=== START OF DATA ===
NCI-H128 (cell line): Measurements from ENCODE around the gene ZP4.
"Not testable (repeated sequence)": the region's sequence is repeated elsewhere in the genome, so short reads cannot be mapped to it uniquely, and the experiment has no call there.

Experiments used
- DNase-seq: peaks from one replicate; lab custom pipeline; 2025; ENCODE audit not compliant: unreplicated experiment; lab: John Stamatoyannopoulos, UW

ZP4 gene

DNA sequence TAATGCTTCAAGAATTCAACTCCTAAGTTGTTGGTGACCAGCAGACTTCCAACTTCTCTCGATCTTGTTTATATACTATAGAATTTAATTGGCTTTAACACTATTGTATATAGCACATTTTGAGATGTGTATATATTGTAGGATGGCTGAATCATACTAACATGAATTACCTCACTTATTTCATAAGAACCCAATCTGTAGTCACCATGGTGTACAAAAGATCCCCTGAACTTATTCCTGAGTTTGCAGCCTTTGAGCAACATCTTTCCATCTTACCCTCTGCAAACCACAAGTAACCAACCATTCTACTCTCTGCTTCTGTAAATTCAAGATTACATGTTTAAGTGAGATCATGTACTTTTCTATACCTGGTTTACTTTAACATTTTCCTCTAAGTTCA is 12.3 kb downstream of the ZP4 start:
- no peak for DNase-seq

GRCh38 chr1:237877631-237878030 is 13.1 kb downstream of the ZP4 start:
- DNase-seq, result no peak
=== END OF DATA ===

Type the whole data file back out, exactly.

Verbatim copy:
NCI-H128 (cell line): Measurements from ENCODE around the gene ZP4.
"Not testable (repeated sequence)": the region's sequence is repeated elsewhere in the genome, so short reads cannot be mapped to it uniquely, and the experiment has no call there.

Experiments used
- DNase-seq: peaks from one replicate; lab custom pipeline; 2025; ENCODE audit not compliant: unreplicated experiment; lab: John Stamatoyannopoulos, UW

ZP4 gene

DNA sequence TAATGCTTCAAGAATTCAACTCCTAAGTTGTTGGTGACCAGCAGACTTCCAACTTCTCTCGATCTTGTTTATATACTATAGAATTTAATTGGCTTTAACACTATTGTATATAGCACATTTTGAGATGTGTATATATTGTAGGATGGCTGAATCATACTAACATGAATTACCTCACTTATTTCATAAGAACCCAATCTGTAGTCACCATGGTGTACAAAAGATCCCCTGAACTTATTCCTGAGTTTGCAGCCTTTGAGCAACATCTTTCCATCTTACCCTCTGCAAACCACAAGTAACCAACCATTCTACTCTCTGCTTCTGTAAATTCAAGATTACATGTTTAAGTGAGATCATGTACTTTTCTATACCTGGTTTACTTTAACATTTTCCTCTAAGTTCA is 12.3 kb downstream of the ZP4 start:
- no peak for DNase-seq

GRCh38 chr1:237877631-237878030 is 13.1 kb downstream of the ZP4 start:
- DNase-seq, result no peak